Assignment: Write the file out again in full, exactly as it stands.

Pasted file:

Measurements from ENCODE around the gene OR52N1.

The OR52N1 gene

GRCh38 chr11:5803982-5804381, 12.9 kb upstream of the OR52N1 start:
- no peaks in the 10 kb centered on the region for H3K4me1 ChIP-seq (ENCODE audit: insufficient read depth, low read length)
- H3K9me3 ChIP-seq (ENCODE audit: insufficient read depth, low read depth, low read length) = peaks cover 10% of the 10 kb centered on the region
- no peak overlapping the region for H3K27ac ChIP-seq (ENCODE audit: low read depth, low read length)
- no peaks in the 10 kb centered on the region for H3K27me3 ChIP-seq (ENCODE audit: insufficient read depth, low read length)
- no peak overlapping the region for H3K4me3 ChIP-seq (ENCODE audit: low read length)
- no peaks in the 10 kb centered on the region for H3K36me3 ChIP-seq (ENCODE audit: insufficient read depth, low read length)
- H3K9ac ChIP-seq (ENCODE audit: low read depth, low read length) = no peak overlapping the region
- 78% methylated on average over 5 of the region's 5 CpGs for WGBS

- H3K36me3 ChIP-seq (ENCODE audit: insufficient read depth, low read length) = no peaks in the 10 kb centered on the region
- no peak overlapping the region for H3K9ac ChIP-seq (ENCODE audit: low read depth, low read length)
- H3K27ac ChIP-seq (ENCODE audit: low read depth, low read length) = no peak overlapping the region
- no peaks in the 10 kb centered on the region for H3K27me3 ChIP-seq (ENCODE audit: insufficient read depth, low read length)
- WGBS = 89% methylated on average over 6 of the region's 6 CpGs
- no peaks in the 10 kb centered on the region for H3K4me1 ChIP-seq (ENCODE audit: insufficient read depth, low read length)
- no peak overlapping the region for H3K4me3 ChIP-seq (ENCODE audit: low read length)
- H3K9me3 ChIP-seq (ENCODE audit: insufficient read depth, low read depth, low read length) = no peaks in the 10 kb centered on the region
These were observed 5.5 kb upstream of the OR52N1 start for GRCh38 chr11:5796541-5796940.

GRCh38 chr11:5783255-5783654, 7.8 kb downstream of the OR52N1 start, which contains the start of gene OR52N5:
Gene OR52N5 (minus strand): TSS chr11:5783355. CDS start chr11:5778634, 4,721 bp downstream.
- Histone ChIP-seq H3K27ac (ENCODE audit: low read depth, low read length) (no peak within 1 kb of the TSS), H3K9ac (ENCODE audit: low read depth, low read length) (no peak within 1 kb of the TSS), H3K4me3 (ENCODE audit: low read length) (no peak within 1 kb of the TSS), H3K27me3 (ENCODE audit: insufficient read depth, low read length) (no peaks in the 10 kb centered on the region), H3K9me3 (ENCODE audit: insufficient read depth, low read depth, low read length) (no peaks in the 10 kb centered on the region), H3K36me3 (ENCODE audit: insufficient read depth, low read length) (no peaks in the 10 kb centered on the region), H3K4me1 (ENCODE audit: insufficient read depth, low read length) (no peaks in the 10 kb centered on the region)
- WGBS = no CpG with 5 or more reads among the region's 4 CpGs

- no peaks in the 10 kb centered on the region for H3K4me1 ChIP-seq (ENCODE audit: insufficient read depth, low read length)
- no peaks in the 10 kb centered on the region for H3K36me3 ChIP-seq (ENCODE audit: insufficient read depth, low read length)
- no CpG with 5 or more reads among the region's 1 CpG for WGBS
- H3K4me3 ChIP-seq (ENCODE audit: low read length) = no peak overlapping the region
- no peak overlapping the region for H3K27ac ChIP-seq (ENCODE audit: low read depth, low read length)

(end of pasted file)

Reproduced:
Measurements from ENCODE around the gene OR52N1.

The OR52N1 gene

GRCh38 chr11:5803982-5804381, 12.9 kb upstream of the OR52N1 start:
- no peaks in the 10 kb centered on the region for H3K4me1 ChIP-seq (ENCODE audit: insufficient read depth, low read length)
- H3K9me3 ChIP-seq (ENCODE audit: insufficient read depth, low read depth, low read length) = peaks cover 10% of the 10 kb centered on the region
- no peak overlapping the region for H3K27ac ChIP-seq (ENCODE audit: low read depth, low read length)
- no peaks in the 10 kb centered on the region for H3K27me3 ChIP-seq (ENCODE audit: insufficient read depth, low read length)
- no peak overlapping the region for H3K4me3 ChIP-seq (ENCODE audit: low read length)
- no peaks in the 10 kb centered on the region for H3K36me3 ChIP-seq (ENCODE audit: insufficient read depth, low read length)
- H3K9ac ChIP-seq (ENCODE audit: low read depth, low read length) = no peak overlapping the region
- 78% methylated on average over 5 of the region's 5 CpGs for WGBS

- H3K36me3 ChIP-seq (ENCODE audit: insufficient read depth, low read length) = no peaks in the 10 kb centered on the region
- no peak overlapping the region for H3K9ac ChIP-seq (ENCODE audit: low read depth, low read length)
- H3K27ac ChIP-seq (ENCODE audit: low read depth, low read length) = no peak overlapping the region
- no peaks in the 10 kb centered on the region for H3K27me3 ChIP-seq (ENCODE audit: insufficient read depth, low read length)
- WGBS = 89% methylated on average over 6 of the region's 6 CpGs
- no peaks in the 10 kb centered on the region for H3K4me1 ChIP-seq (ENCODE audit: insufficient read depth, low read length)
- no peak overlapping the region for H3K4me3 ChIP-seq (ENCODE audit: low read length)
- H3K9me3 ChIP-seq (ENCODE audit: insufficient read depth, low read depth, low read length) = no peaks in the 10 kb centered on the region
These were observed 5.5 kb upstream of the OR52N1 start for GRCh38 chr11:5796541-5796940.

GRCh38 chr11:5783255-5783654, 7.8 kb downstream of the OR52N1 start, which contains the start of gene OR52N5:
Gene OR52N5 (minus strand): TSS chr11:5783355. CDS start chr11:5778634, 4,721 bp downstream.
- Histone ChIP-seq H3K27ac (ENCODE audit: low read depth, low read length) (no peak within 1 kb of the TSS), H3K9ac (ENCODE audit: low read depth, low read length) (no peak within 1 kb of the TSS), H3K4me3 (ENCODE audit: low read length) (no peak within 1 kb of the TSS), H3K27me3 (ENCODE audit: insufficient read depth, low read length) (no peaks in the 10 kb centered on the region), H3K9me3 (ENCODE audit: insufficient read depth, low read depth, low read length) (no peaks in the 10 kb centered on the region), H3K36me3 (ENCODE audit: insufficient read depth, low read length) (no peaks in the 10 kb centered on the region), H3K4me1 (ENCODE audit: insufficient read depth, low read length) (no peaks in the 10 kb centered on the region)
- WGBS = no CpG with 5 or more reads among the region's 4 CpGs

- no peaks in the 10 kb centered on the region for H3K4me1 ChIP-seq (ENCODE audit: insufficient read depth, low read length)
- no peaks in the 10 kb centered on the region for H3K36me3 ChIP-seq (ENCODE audit: insufficient read depth, low read length)
- no CpG with 5 or more reads among the region's 1 CpG for WGBS
- H3K4me3 ChIP-seq (ENCODE audit: low read length) = no peak overlapping the region
- no peak overlapping the region for H3K27ac ChIP-seq (ENCODE audit: low read depth, low read length)